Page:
Class Notes (836,147)
Canada (509,656)
Biology (641)
BIOL 2020 (121)

Biological beginnings.docx

28 Pages
Unlock Document

BIOL 2020

Chapter 3: Biological beginning LOOK ON OWL FOR SLIDE ON CHARLES DARWIN AND TREE OF LIFE Natural selection: Evolutionary process that favours individuals of a species that are best adapted to survive and reproduce Charles Darwin: 1809-1882 Arthropod, molluscs, chorda Picia: Weak physical characteristics Strategies used for survival Importance was not developing new skin or a new shell but rather developing strategies that help with survival LOOK ON OWL FOR EVOLUTION OF VERTEBRATE BRAIN AND GRAPH ON BRAIN SIZES OF HUMANS AND PRIMATES Evolutionary psychology Emphasizes adaptation, reproduction, and "survival of the fittest" in shaping behaviour Evolutionary developmental psychology Evaluating evolutionary psychology Evolution does not dictate behaviour Biology allows broad range of possibilities Human development One cell --> A fetus consisting of 6 trillion cells (at birth) (SLIDE ON OWL) Cytoplasm: Outer area - generates product for growth and functioning Nucleus: core Chromosomes: composed of genes (code) Blueprint of individual's development A threadlike structure made up of 1000's of genes There are 46 chromosomes in the cell nucleus Organized into 23 pairs Each pair (one from the father and one from the mother) Genes: Basic unit of heredity Made up of DNA (deoxyribonucleic acid) Genes act as pairs Located on the same site on a chromosome pair DNA is translated to RNA and finally a protein is made (SLIDE ON OWL) Mutations: abnormality at any stage of translation produces abnormal protein Once it occurs, mutations are apart of a person's genetic code Mutations Point mutation: Caused by a single base pair Outcomes No adverse effect via protein Missense: error in protein Phenylketonuria (PKU): error in producing enzyme to breakdown phenylalanine Nonsense: No protein formed Protein neurofibromin (a tumor suppressor) is not formed LOOK ON OWL FOR NEUROFIBROMATOSIS TYPE 1 (NF-1) Defect on chromosome 17 Study tip Make a table of the disorders (in class and textbook) -- 4 columns Name of disorder Chromosome affected Type of error (if known) Characteristics of disorder January 30th (Lecture 8) (LOOK ON OWL) Of the 23 chromosomes, 22 (called autosomes) are similar in males and females Sex is determined by the 23rd pair, the sex chromosome Male child has an X and a Y chromosome (XY) Female child has 2 X chromosomes (XX) Abnormality inn 22 pairs of chromosomes (called autosomes) Autosomal disorder Abnormality on the 23rd pair, the sex chromosome Sex-linked (X-linked) disorder Genetic process Fertilization: Sperm penetrates ovum Sperm releases genetic material (23 chromosomes) Nucleus of the ovum releases its own genetic material (23 chromosomes) A new cell (zygote) is created from the genetic material and this is the beginning of a human being Cell division: Mitosis (all cells - except sperm and egg) meiosis (germ cells - egg and sperm) MITOSIS AND MEIOSIS SLIDES ON OWL Chromosomal abnormalities Nondisjunction: Unequal chromosomes or chromatids During cell division of a daughter cell: Daughter cell 1: 47 chromosomes (trisomy) Daughter cell 2: 45 chromosomes (monosomy) OR Daughter cell 1: 0 chromosomes Daughter cell 2: 92 chromosomes (tetraploidy) Spontaneous abortion when cells have less than 46 chromosomes Nondisjunction is more common during meiosis (sperm or ova does not have exactly 23 chromosomes) Down syndrome (Trisomy 21): 21st chromosome site has 3 instead of 2 Child receives 3 rather than 2 (21st) chromosomes 90% cases during nondisjunction during meiosis of egg (24 chromosomes) - mother is usually older - 90% due to mother 5% cases meiosis of sperm (24 chromosomes) - 5% due to father 5% cases of Down syndrome occurs from mitosis of the embryo (mosaicism - not just for down syndrome) Males with down syndrome are sterile but if they are mosaic they could father a child Down syndrome like features (mosaicism) Features correlated to when chromosome abnormality occurred during cell division Normal (46 chromosome) cells mixed with abnormal cells (47 chromosomes) --> mixture of cells Neurofibromatosis type 1 chromosome 17 affected nonsense (no protein) Characteristics: tumor at nerve endings Nondisjunction of autosomes Trisomy 21 Trisomy 13, 18 (severe cognitive impairments) Trisomy 16 (no reported live birth) Down syndrome Chromosome 21 affected Extra chromosome Characteristics: Short neck, small head, 1 crease (lines) on palms, short stature Trisomy 18: Edwards syndrom Chromosome 18 Extra chromosome on 18th site Characteristics: Distinct finger grasping pattern (middle finger elongated), rocker- bottom feet (curvature on the feet), intellectual impairment Trisomy 13: patau syndrome Chromosome 13 affected Extra chromosome Characteristics: Microcephaly (small head), cleft lip/palate, short neck, polydactyly (extra digits) Trisomy 16 Chromosome 16 affected Extra chromosome No live birth Triploidy syndrome Triploidy: Extra chromosome in each pair Most die within 2 months of life Incidence: 1/2,500 births 69, XXY (60%) 69, XXX (37%) 69, XYY (Less than 3%) Diploidy/triploidy mosaicism Milder phenotype We are all diploidy Characteristics: "Cracked egg-shell" skull (thin skull), beaked nose, small chin, low-set /malformed ears, woolly hair, syndactyly of fingers (3-4 fingers), syndactyly of toes (3-4) Nondisjunction of sex chromosomes (23rd pair) XY - male XX - female Klinefelter syndrome (47, XXY) 23rd chromosome affected Extra X chromosome (XXY) - can come from mother or father Characteristics: Tall, slender, enlarged breasts (male), long arms and legs, small genitalia, inability to produce sperm 80%-90% have 47, XXY About 10% of patients have mosaicism Turner syndrome (45, X) (monosomy X) Only have 1 chromosome on the 23rd chromosome site A female with a single X chromosome in each cell (XO) Error is missing X-chromosome Non-dysjunction 99% are spontaneously aborted 80% cases due to cell division errors in father Characteristics: Very short, webbed neck, nonfunctional ovaries, visual-perceptual impairment, average intelligence Deletion i.e. "cat-cry" syndrome (cri-du-chat) Deletion of the short arms of chromosome 5 NOT nondisjunction -- DELETION Characteristics: Round face, low set ears, widely-spaced eyes, mental retardation, microcephaly (small head), high-pitched cry Angelman syndrome (AS): is an uncommon neurogenic disorder characterized by mental retardation, abnormal gait, speech impairment, seizures, and an inappropriate happy demeanour that includes frequent laughing, smiling, and excitability. The uncoordinated gait and laugher have caused some people to refer to this disorder as the "happy puppet" syndrome The genetic basis of AS is very complex, but the majority of cases are due to a deletion of segment 15q11-q13 on the maternally derived chromosome 15 Chromosome 15 Maternal chromosome has a flaw If error came from father on chromosome 15 then its a totally different syndrome Prader-Willi syndrome (PWS): is an uncommon inherited disorder characterized by mental retardation, decreased muscle tone, short stature, emotional lability and an insatiable appetite which can lead to life- threatening obesity Comes from the father - chromosome 15 Cockayne syndrome: Chromosome 5 error (genetic error) - deletion (missing a set of genes) Characteristics: rapid aging DiGeorge syndrome Chromosome 22 (deletion) Missing a large portion of chromosome 22 Characteristics: As a result they develop recurrent infections and heart problems William's syndrome Recessive disorder Chromosome 7 (genetic disorder) 20 genes are missing on chromosome 7 Characteristics: Have a higher ability for things like music, math (right hemisphere- orientated things), very happy and sociable, great sociability, intellectual impairment Werner's syndrome Chromosome 8 Deletion of genes Characteristics: causes individual to rapidly age Question 3 (A) Mechanisms of inheritance Gregor Mendel (1822-1884) Single gene-pair inheritance Human characteristics that are influenced by only one pair of genes (alleles) MY FAMJAM: Mom has blue eyes, dad has brown eyes, me and brook have brown eyes (blue = recessive) Dominant gene and recessive gene (you can carry the effect and may not be expressed) Example (hair color - brown being dominant and blond being recessive) Mother (Bb) Father (Bb) DO PUNNETT SQUARE TO SEE OFFSPRING 3/4 of offspring will have brown hair and 1/4 of offspring will have blonde hair BB, bb, Bb (x2) Homozygous pair: both genes are dominant or both genes are recessive Heterozygous pair: One dominant and one recessive gene - dominant overrides the recessive (don't really worry about codominance) LOOK AT GENETICS NOTES TO HELP February 4th (Lecture 9) Questions pertaining to assignment 1 Question 1: Biological --> genetics and physical development (when you hit puberty -- early bloomer --- 4 possible things - only one that has a benefit is males that mature early) Sources -- facts from video, Clinton biography, facts from the book Family tree -- Put in appendix section (figure 1 in appendix A) or simply combine it in the text Mendelian disorders Autosomal recessive (1700 Mendelian disorders we know of now): abnormal gene (recessive) from both parents Two recessive genes required for disorder i.e. Tay-Sachs: On chromosome 15. Error is 2 recessive genes Brain damage and early death (before age 5) -- slow death until the suffocate and die Mother Tt Father Tt Child = 25% probability of having a child with Tay-Sachs problem: Lack of enzyme to break town fatty substance in brain and nerve cells The ongoing accumulation of lipids in nerve cells, resulting from the missing or defecting Hex A enzyme, causes progressive damage The destructive process begins in the fetus early in pregnancy A baby appears normal until about 6 months of age By about 2 years old, recurrent seizures etc.. (LOOK IN OWL) Autosomal dominant (4500 Mendelian disorders) No such thing as a carrier, you have it or you don;t Cause by single dominant (abnormal gene) Huntington's disease: On chromosome 4 Deterioration of nervous system - slurred speech Erratic walk, jerky movements, facial grimaces Dementia Marfan syndrome: Chromosome 15 Autosomal dominant disorder Tall stature, where your armspan are greater than you height Achondroplasia: Chromosome 4 Short stature dwarfism sex-linked inheritance The genes are located on the X sex chromosome (225 X-linked disorders are known) Muscular dystrophy (X-linked recessive pattern Fragile X syndrom 23rd X-chromosome Mental retardation Hemophilia Colour bindles 23rd x-Chromosome Blood disorder Hereditary bleeding disorder Low levels or complete absence of a blood protein essential for clotting x-linked disorders are more common among males Females can have the disorder if X-linked dominant disorder Lyonization: Unequal activation of X- chromosome Females with monosome OX (turners syndrome) If they get an X chromosome from the mother and the father (for recessive X-linked trait) Coffin-Lowry syndrome A rare genetic disorder characterized by caniofacial (head and facial) and skeletal abnormalities, mental retardation, short stature, and hypotonia Chromosome 23 Incontinentia Pigmenti: a condition affecting many body systems, particularly the skin. This disorder is characterized by blistering and warlike skin growths in early childhood followed by changes in s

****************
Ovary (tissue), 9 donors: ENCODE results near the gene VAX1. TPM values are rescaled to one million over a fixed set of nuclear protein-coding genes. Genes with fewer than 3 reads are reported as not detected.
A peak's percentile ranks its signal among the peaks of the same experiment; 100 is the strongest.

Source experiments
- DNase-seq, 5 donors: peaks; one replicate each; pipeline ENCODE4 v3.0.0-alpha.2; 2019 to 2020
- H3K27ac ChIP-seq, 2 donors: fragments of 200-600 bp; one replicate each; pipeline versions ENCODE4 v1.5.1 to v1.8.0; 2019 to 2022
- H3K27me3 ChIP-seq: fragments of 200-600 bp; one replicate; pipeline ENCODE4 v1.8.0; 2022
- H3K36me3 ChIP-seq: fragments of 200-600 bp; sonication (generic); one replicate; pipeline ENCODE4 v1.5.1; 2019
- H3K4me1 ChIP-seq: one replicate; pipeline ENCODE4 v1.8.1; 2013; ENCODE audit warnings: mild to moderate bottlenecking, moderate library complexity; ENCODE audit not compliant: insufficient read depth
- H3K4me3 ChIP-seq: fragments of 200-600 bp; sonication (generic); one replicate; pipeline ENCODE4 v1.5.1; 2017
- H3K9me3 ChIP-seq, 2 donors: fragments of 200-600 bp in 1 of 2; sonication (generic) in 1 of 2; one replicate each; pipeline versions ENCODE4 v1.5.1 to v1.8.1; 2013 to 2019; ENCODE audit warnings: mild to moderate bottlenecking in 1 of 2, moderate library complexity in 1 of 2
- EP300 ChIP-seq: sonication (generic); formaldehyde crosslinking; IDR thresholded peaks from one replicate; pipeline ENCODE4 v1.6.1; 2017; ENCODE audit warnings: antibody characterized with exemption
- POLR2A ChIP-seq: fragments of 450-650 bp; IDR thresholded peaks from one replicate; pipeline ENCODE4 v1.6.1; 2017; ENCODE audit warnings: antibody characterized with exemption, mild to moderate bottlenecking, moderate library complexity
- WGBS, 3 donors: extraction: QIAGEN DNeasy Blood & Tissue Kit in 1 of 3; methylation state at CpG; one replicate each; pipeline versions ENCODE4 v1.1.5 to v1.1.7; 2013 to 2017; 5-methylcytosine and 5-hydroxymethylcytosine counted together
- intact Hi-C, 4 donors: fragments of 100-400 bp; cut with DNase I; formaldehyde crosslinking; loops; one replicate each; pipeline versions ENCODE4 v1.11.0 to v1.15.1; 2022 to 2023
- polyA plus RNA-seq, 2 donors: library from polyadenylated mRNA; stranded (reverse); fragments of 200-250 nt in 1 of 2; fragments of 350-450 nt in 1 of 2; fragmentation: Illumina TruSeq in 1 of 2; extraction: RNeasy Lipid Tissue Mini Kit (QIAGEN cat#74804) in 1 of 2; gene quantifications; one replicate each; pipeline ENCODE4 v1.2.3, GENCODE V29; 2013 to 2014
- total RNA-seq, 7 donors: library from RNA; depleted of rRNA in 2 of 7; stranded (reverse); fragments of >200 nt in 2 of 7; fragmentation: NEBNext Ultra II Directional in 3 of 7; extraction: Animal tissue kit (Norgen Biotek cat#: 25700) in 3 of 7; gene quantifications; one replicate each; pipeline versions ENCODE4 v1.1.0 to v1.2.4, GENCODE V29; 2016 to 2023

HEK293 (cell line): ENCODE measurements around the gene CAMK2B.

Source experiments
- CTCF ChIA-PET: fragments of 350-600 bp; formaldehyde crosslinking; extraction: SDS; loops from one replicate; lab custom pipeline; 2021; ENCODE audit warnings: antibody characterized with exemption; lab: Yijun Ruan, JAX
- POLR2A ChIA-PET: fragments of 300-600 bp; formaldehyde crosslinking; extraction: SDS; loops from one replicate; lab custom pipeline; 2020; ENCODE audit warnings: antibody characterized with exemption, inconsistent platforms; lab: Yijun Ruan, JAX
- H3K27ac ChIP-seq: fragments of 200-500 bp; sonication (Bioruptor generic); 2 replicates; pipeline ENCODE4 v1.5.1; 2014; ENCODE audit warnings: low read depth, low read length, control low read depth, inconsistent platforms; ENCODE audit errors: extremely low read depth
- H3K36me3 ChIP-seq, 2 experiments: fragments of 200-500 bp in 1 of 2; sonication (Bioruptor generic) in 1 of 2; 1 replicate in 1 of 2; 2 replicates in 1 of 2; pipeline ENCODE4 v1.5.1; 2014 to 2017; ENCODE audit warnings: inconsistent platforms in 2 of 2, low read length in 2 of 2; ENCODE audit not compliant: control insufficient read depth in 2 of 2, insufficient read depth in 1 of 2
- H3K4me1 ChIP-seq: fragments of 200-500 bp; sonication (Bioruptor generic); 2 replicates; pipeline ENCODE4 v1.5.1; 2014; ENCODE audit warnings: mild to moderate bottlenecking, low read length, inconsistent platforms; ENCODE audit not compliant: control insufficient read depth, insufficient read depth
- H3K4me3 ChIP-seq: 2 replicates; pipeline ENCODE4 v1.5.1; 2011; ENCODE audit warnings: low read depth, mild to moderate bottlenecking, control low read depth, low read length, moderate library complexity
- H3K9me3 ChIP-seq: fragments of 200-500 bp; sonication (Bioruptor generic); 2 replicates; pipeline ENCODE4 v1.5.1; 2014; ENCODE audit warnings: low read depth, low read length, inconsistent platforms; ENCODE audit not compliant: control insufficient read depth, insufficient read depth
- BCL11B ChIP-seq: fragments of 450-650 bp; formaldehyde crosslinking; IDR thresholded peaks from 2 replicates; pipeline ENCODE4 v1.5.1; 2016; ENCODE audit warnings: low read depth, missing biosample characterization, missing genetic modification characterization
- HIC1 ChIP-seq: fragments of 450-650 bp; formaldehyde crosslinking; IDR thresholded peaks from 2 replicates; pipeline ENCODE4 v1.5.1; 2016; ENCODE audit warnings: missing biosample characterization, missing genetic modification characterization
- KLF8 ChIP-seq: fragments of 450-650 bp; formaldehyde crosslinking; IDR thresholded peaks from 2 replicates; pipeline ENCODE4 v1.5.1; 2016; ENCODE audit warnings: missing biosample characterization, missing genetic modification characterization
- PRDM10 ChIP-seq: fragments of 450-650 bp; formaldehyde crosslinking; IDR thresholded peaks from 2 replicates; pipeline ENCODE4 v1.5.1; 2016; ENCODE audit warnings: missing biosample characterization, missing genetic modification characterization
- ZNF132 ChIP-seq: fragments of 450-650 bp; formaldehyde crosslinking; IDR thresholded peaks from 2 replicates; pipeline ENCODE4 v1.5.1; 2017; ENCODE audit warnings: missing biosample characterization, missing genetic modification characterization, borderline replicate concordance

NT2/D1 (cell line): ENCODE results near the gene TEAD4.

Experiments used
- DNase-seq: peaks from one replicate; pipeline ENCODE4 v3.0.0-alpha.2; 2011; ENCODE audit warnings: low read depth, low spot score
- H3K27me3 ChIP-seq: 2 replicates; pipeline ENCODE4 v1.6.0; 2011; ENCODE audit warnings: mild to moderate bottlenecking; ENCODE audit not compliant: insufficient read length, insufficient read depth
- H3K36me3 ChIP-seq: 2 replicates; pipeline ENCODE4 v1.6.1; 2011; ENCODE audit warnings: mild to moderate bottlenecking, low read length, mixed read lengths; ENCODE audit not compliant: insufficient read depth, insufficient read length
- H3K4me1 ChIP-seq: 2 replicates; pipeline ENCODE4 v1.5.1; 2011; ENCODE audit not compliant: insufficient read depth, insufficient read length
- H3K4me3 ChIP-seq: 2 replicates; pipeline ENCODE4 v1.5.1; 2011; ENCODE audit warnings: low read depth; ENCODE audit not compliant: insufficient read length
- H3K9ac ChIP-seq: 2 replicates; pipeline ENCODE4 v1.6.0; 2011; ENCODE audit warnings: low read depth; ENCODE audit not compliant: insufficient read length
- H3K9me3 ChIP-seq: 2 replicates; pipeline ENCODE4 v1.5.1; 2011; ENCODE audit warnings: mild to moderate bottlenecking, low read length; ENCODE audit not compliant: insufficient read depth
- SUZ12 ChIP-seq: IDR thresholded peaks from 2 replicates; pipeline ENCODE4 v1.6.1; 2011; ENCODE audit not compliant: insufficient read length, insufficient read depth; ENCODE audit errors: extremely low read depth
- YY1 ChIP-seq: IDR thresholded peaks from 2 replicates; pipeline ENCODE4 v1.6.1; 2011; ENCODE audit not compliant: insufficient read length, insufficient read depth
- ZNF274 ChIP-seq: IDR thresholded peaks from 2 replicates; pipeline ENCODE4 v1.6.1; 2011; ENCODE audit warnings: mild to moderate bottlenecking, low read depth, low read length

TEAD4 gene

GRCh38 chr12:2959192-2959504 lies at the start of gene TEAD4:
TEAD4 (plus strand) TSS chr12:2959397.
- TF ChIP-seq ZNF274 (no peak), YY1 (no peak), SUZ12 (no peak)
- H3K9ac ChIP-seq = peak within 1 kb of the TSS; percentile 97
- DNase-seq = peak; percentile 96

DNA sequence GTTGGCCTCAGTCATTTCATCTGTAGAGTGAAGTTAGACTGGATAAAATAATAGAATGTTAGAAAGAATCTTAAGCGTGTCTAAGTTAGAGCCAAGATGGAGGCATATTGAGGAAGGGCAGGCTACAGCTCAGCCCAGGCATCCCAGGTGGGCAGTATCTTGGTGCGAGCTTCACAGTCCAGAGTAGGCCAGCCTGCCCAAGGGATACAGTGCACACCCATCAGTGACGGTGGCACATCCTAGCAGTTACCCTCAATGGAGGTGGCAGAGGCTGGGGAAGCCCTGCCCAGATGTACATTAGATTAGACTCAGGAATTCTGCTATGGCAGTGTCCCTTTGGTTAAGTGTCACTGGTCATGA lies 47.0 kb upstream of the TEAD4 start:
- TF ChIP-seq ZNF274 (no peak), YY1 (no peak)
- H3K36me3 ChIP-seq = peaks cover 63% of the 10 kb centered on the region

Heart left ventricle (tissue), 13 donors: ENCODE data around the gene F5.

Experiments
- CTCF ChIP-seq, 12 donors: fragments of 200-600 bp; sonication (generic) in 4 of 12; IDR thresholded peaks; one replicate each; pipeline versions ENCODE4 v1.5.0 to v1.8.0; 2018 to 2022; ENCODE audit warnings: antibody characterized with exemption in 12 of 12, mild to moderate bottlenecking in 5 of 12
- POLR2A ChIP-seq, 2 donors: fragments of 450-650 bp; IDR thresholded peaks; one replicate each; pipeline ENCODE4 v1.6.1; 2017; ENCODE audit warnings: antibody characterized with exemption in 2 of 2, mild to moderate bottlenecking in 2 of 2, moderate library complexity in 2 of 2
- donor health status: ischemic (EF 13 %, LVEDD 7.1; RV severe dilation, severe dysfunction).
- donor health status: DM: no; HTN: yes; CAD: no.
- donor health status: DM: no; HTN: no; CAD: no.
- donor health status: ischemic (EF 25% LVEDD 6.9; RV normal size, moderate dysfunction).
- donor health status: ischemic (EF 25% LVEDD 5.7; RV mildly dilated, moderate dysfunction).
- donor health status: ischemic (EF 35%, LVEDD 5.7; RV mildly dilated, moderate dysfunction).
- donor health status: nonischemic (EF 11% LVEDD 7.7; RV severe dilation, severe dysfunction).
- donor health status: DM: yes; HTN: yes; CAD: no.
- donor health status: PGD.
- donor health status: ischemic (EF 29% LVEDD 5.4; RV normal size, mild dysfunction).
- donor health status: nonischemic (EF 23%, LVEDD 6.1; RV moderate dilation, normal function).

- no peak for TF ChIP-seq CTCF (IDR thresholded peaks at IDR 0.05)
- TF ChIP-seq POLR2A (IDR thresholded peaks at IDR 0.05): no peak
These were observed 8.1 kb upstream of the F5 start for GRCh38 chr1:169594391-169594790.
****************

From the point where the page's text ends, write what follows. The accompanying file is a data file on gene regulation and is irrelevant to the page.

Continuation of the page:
More Less

Related notes for BIOL 2020

Log In


Join OneClass

Access over 10 million pages of study
documents for 1.3 million courses.

Sign up

Join to view


By registering, I agree to the Terms and Privacy Policies
Already have an account?
Just a few more details

So we can recommend you notes for your school.

Reset Password

Please enter below the email address you registered with and we will send you a link to reset your password.

Add your courses

Get notes from the top students in your class.